So again, I wanna say this, the back of the thighs, glutes are engaged without tucking. Excellent and she's really pushing into the heels to go out and to come back in. So it's not a matter of getting there, and then deciding to fire this. It's using that back of the thigh action all the time. Excellent and her pelvis is flat.
She could have a tray of champagne glasses, and she wouldn't spill a drop. Nice, one more, beautiful and pause. We'll do one more, we'll go to our Pilates stance. Or in dance class, first position. Bowls of the feet nicely on the bar, about at the second toe.
Heels touching and the knees are in a gentle V position, turned out. Turn out coming from the hip, excellent. All right, go ahead, press out on this one, Laura, and hold for a moment. Once you're in the turnout, you're certainly using your external rotators, which is essential, it can't do it without it. So here again, show a tuck.
Maybe lift your arm up for a second, yeah. So here, she's tucking, definitely firing this, but now she's got that pelvis in a rounded position in the back. So eventually, it's gonna tire out her hip flexors. It may strain the low back. And for dancers, it's really not a good idea to be in a turnout position with a tucked pelvis.
So I really make a big deal out of this one. Go ahead, plie or bend, yes, thinking of dance. So stretch out. Ron Fletcher use to say this is a plie machine. That's for dance people, not everybody's a dancer.
But that's exactly what you're doing. Flexing or bending and extending and lengthening. She's gentle in her extension. Working the quadricep muscles without jarring the knee. Beautiful and the pelvis is neutral, yay.
And the back is flat without force, good, excellent. So do you feel your seat muscles working? You do? She does, I think we're good. All right, excellent. And bring yourself to parallel, hug your knees and rest.
Good, okay, we're gonna look at one more aspect of leg and foot work, which is running in place, which is often done at the end of the leg and foot work section of a Reformer program. Or often at the very, very end of an entire workout program because I love how it takes the client off the bed, or takes you off your bed. And you're walking out the door with good alignment, and good awareness of where you are. So going back to that, we'll have Laura back onto the high-heel position. Nice weight on her second toe, so she's neither pronating.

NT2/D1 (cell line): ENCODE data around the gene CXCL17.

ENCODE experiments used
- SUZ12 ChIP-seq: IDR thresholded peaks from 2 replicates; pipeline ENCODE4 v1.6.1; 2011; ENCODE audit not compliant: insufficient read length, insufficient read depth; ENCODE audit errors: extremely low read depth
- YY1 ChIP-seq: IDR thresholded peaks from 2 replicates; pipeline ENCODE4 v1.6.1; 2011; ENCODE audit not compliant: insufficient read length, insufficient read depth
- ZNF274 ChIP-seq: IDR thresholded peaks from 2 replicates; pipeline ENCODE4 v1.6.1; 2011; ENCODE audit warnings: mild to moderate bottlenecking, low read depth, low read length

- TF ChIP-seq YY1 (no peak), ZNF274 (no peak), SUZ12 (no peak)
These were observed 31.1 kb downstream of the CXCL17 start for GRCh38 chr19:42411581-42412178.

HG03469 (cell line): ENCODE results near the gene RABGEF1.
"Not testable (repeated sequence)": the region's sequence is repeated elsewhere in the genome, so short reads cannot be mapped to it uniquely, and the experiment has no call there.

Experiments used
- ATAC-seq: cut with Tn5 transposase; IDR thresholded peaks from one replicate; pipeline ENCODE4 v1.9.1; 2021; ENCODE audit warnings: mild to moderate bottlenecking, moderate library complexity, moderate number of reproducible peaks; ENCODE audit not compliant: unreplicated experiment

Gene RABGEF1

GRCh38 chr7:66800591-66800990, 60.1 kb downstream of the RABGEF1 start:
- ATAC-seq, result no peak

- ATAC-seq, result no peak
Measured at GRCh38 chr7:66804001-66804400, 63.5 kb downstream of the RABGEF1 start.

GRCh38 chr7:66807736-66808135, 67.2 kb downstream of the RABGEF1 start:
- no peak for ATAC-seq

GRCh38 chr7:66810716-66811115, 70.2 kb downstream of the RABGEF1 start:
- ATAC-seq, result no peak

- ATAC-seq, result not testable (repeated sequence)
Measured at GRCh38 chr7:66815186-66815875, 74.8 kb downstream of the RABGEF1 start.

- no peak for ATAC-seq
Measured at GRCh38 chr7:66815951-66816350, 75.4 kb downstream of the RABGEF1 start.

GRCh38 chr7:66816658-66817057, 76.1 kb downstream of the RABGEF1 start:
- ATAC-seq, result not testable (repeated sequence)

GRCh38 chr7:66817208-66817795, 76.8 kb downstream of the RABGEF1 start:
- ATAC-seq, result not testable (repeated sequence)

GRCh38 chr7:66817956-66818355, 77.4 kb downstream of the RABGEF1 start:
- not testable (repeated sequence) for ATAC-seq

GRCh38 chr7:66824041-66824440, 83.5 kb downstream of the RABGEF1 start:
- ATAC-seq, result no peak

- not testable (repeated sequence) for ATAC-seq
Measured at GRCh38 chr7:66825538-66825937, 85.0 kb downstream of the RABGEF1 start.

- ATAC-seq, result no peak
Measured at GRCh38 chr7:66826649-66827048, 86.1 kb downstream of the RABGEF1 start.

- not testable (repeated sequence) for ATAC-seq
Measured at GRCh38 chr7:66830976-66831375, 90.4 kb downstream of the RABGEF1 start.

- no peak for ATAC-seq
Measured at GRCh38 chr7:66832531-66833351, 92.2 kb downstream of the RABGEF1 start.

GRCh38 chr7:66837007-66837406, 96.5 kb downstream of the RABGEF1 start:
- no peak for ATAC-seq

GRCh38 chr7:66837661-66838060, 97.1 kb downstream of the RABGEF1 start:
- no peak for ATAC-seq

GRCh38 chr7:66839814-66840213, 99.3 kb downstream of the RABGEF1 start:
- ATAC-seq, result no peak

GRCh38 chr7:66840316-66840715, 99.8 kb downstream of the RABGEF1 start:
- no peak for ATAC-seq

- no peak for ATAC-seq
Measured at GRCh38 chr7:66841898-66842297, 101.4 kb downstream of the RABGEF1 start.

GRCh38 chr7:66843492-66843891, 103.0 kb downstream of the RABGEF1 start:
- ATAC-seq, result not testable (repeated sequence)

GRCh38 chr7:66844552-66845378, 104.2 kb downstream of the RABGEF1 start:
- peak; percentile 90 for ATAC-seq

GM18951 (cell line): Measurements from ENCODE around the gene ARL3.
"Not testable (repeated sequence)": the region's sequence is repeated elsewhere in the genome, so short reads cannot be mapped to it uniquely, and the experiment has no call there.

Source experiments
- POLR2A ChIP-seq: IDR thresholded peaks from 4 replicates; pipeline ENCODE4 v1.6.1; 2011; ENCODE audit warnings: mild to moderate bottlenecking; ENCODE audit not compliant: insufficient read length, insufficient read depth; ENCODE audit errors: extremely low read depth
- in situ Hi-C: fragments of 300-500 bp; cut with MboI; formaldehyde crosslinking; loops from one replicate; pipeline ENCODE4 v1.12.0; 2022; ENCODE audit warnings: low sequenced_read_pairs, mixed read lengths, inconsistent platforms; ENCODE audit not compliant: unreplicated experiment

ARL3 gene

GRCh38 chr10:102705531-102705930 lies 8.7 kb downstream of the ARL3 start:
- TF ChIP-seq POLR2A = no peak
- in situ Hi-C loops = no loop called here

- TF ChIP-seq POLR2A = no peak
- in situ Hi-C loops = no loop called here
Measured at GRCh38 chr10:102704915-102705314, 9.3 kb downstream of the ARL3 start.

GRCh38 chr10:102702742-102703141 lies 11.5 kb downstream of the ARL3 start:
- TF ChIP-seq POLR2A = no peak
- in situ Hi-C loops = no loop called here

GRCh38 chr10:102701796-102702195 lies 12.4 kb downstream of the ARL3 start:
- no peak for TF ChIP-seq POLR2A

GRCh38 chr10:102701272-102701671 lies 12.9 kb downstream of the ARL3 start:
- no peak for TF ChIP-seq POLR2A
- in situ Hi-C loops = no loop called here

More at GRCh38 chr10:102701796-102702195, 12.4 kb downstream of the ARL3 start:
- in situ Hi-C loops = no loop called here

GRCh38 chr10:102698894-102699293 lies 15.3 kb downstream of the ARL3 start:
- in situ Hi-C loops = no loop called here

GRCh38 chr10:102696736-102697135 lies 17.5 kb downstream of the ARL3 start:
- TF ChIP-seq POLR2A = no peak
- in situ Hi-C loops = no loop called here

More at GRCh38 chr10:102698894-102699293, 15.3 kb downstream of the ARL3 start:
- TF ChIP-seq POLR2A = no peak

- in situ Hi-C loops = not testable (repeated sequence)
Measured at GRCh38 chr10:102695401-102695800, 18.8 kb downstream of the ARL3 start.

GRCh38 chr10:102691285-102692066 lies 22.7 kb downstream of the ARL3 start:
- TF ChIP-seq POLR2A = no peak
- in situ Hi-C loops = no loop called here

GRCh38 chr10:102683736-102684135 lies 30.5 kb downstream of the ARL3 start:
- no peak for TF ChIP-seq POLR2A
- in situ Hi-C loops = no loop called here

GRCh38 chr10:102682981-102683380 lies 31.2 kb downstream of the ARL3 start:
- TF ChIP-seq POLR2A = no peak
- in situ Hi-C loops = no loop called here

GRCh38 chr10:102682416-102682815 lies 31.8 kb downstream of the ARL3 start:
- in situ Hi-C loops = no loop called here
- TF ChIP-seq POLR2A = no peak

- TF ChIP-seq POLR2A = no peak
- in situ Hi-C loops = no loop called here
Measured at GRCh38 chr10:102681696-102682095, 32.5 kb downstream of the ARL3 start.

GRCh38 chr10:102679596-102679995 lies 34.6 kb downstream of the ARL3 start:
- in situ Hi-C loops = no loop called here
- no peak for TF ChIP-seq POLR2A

That's supinating (laughs) or pronating, winging inward. Good and I didn't mention, she's on three reds and a yellow spring if that is helpful for your information. All right, so again with that eye towards the solid, stable pelvic area, using the low abdominals without arching or tucking. More can go wrong in running in place. So not only could there be tucking or arching, there could also be shifting or twisting, or different things could happen.
So let's have you press all the way out, please, inhaling. And then as you exhale, lengthen, become very streamlined. You're long, yet taught. And now you're ready to take a breath in and begin. (inhaling and exhaling softly) So that's our typical breath, good.
And I'm standing here as her teacher really looking at that great alignment of the knees, the shins, the ankles and feet. But more directly what we're talking about today is where's the pelvis? So again, the hip bones are completely even, both in this direction and on the plane. Again, I'm saying she could have a ruler line here, and it wouldn't tip. I like the image of a tray with champagne glasses.
Yes, not spilling a drop. She's using the glutes to have that nice lift under the seat. Yeah, I hate to do this, but do it kind of sloppy for a minute. Not using the seat. Not using the belly so much.
It's hard to do it wrong if you're a practiced, professional person. Good, make it even worse. It just gets all over the place. And so we wanna really maintain.. This is a whole body program, it's not just about running, yeah?
So go ahead, let's clean it up so you feel better, and go back to your nice neutral pelvis. Really tight right above the pubic bone, using the TA. Beautiful, nice. And I'll have you finish. Give me your heels, those calves deserve a nice stretch.
Take a breath in and slowly bend your knees. I'll give you a little extra stretch for the achilles tendons and calves. Good, hug your knees to your chest and good. So I hope that's helpful and you'll be mindful of how to have good pelvic alignment. Use your gluteal muscles, hamstrings, and enjoy your leg and foot work, thank you.